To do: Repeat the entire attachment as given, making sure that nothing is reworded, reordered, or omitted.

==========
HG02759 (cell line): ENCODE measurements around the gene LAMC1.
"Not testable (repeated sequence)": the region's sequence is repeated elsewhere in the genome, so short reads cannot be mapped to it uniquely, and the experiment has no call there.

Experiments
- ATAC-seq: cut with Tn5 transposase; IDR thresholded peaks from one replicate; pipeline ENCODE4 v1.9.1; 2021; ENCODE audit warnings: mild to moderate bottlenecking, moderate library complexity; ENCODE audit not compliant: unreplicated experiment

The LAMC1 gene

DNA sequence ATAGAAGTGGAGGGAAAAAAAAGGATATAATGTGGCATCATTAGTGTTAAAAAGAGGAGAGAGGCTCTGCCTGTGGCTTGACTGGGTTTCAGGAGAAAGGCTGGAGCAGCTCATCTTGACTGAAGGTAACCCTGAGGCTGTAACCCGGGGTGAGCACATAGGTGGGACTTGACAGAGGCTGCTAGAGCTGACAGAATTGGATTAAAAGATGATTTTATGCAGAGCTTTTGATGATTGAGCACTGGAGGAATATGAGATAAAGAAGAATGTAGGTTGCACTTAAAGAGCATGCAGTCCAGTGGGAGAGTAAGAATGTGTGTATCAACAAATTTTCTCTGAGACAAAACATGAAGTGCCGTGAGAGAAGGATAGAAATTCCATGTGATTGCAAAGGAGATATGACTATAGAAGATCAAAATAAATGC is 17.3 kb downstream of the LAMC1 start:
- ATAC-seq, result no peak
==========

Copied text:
HG02759 (cell line): ENCODE measurements around the gene LAMC1.
"Not testable (repeated sequence)": the region's sequence is repeated elsewhere in the genome, so short reads cannot be mapped to it uniquely, and the experiment has no call there.

Experiments
- ATAC-seq: cut with Tn5 transposase; IDR thresholded peaks from one replicate; pipeline ENCODE4 v1.9.1; 2021; ENCODE audit warnings: mild to moderate bottlenecking, moderate library complexity; ENCODE audit not compliant: unreplicated experiment

The LAMC1 gene

DNA sequence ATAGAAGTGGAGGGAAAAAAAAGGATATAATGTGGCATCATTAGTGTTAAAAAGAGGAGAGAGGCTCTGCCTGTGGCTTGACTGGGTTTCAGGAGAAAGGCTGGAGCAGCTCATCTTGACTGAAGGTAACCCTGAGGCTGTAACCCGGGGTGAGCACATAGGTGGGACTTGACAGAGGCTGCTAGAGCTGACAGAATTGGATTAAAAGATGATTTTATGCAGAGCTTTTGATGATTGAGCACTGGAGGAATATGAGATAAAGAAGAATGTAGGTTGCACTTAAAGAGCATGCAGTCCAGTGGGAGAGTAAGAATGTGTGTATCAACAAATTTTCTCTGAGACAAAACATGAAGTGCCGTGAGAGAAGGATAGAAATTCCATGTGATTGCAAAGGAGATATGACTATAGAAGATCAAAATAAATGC is 17.3 kb downstream of the LAMC1 start:
- ATAC-seq, result no peak